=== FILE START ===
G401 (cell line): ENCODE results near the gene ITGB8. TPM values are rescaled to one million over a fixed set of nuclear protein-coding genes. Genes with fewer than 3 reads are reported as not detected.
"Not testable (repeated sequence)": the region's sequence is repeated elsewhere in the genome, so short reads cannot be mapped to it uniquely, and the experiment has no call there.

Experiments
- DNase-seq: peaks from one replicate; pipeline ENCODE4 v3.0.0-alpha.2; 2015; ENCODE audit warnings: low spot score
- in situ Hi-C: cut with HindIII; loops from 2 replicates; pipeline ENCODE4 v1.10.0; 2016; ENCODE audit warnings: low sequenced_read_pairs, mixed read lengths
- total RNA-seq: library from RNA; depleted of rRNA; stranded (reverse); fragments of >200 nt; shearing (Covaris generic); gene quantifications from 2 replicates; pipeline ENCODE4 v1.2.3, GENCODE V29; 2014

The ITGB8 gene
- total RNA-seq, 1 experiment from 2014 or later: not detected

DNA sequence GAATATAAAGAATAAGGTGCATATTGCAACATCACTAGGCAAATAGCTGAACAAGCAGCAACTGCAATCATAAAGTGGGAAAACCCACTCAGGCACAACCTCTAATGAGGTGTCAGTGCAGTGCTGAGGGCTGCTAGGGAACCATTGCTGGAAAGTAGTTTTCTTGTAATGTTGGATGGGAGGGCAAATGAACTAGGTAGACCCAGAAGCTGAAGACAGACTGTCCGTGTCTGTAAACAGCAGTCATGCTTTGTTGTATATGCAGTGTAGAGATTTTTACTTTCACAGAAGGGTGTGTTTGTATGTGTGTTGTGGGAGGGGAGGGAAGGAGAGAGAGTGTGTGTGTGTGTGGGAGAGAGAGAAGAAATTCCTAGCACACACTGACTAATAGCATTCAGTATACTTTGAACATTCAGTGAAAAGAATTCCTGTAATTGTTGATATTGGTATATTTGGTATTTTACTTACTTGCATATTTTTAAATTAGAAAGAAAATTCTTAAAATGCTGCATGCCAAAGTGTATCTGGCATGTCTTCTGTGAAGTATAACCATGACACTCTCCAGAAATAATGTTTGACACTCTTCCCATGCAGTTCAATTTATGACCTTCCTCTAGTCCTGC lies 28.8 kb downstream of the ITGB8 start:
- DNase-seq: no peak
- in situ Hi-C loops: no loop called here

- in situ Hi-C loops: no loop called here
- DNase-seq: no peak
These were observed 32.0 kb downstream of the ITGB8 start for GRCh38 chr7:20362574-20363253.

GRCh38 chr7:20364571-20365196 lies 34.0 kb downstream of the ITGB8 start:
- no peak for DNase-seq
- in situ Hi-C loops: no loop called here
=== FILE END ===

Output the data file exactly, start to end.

G401 (cell line): ENCODE results near the gene ITGB8. TPM values are rescaled to one million over a fixed set of nuclear protein-coding genes. Genes with fewer than 3 reads are reported as not detected.
"Not testable (repeated sequence)": the region's sequence is repeated elsewhere in the genome, so short reads cannot be mapped to it uniquely, and the experiment has no call there.

Experiments
- DNase-seq: peaks from one replicate; pipeline ENCODE4 v3.0.0-alpha.2; 2015; ENCODE audit warnings: low spot score
- in situ Hi-C: cut with HindIII; loops from 2 replicates; pipeline ENCODE4 v1.10.0; 2016; ENCODE audit warnings: low sequenced_read_pairs, mixed read lengths
- total RNA-seq: library from RNA; depleted of rRNA; stranded (reverse); fragments of >200 nt; shearing (Covaris generic); gene quantifications from 2 replicates; pipeline ENCODE4 v1.2.3, GENCODE V29; 2014

The ITGB8 gene
- total RNA-seq, 1 experiment from 2014 or later: not detected

DNA sequence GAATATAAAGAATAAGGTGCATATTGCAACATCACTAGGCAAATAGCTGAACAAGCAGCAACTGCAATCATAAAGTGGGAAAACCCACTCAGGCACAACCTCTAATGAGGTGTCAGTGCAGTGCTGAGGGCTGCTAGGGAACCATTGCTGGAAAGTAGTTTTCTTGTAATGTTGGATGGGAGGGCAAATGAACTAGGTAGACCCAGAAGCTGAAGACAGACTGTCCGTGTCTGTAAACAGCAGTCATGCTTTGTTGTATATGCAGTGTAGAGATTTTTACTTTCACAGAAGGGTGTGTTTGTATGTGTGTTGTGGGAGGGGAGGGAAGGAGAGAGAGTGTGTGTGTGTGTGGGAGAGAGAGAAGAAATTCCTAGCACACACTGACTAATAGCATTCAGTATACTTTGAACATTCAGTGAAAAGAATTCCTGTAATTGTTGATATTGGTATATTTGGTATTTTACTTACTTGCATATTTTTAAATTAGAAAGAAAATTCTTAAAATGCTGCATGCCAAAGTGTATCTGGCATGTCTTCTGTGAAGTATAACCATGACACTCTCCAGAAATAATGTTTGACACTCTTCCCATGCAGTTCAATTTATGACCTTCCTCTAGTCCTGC lies 28.8 kb downstream of the ITGB8 start:
- DNase-seq: no peak
- in situ Hi-C loops: no loop called here

- in situ Hi-C loops: no loop called here
- DNase-seq: no peak
These were observed 32.0 kb downstream of the ITGB8 start for GRCh38 chr7:20362574-20363253.

GRCh38 chr7:20364571-20365196 lies 34.0 kb downstream of the ITGB8 start:
- no peak for DNase-seq
- in situ Hi-C loops: no loop called here